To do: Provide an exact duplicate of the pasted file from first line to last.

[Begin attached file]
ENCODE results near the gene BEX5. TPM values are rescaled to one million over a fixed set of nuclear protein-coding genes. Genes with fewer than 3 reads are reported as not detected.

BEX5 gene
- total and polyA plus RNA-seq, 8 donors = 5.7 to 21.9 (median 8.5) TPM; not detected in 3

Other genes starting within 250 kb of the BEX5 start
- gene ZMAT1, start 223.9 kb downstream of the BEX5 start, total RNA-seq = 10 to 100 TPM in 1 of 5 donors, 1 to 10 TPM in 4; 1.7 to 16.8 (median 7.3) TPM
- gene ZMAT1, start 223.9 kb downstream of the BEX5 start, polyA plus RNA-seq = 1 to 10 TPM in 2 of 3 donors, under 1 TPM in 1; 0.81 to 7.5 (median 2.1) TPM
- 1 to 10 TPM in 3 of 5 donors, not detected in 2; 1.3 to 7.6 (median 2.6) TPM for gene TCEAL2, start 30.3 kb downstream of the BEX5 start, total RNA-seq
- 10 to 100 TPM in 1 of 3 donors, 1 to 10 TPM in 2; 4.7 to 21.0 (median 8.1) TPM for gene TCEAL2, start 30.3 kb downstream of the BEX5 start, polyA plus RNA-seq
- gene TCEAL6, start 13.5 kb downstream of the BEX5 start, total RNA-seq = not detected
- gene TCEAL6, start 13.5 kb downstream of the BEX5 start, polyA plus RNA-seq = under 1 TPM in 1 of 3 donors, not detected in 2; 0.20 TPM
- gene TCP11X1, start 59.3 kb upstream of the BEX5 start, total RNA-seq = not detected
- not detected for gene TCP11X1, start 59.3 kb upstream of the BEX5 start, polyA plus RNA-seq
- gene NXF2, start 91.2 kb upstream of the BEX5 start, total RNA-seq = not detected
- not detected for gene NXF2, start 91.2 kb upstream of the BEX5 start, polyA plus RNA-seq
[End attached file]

ENCODE results near the gene BEX5. TPM values are rescaled to one million over a fixed set of nuclear protein-coding genes. Genes with fewer than 3 reads are reported as not detected.

BEX5 gene
- total and polyA plus RNA-seq, 8 donors = 5.7 to 21.9 (median 8.5) TPM; not detected in 3

Other genes starting within 250 kb of the BEX5 start
- gene ZMAT1, start 223.9 kb downstream of the BEX5 start, total RNA-seq = 10 to 100 TPM in 1 of 5 donors, 1 to 10 TPM in 4; 1.7 to 16.8 (median 7.3) TPM
- gene ZMAT1, start 223.9 kb downstream of the BEX5 start, polyA plus RNA-seq = 1 to 10 TPM in 2 of 3 donors, under 1 TPM in 1; 0.81 to 7.5 (median 2.1) TPM
- 1 to 10 TPM in 3 of 5 donors, not detected in 2; 1.3 to 7.6 (median 2.6) TPM for gene TCEAL2, start 30.3 kb downstream of the BEX5 start, total RNA-seq
- 10 to 100 TPM in 1 of 3 donors, 1 to 10 TPM in 2; 4.7 to 21.0 (median 8.1) TPM for gene TCEAL2, start 30.3 kb downstream of the BEX5 start, polyA plus RNA-seq
- gene TCEAL6, start 13.5 kb downstream of the BEX5 start, total RNA-seq = not detected
- gene TCEAL6, start 13.5 kb downstream of the BEX5 start, polyA plus RNA-seq = under 1 TPM in 1 of 3 donors, not detected in 2; 0.20 TPM
- gene TCP11X1, start 59.3 kb upstream of the BEX5 start, total RNA-seq = not detected
- not detected for gene TCP11X1, start 59.3 kb upstream of the BEX5 start, polyA plus RNA-seq
- gene NXF2, start 91.2 kb upstream of the BEX5 start, total RNA-seq = not detected
- not detected for gene NXF2, start 91.2 kb upstream of the BEX5 start, polyA plus RNA-seq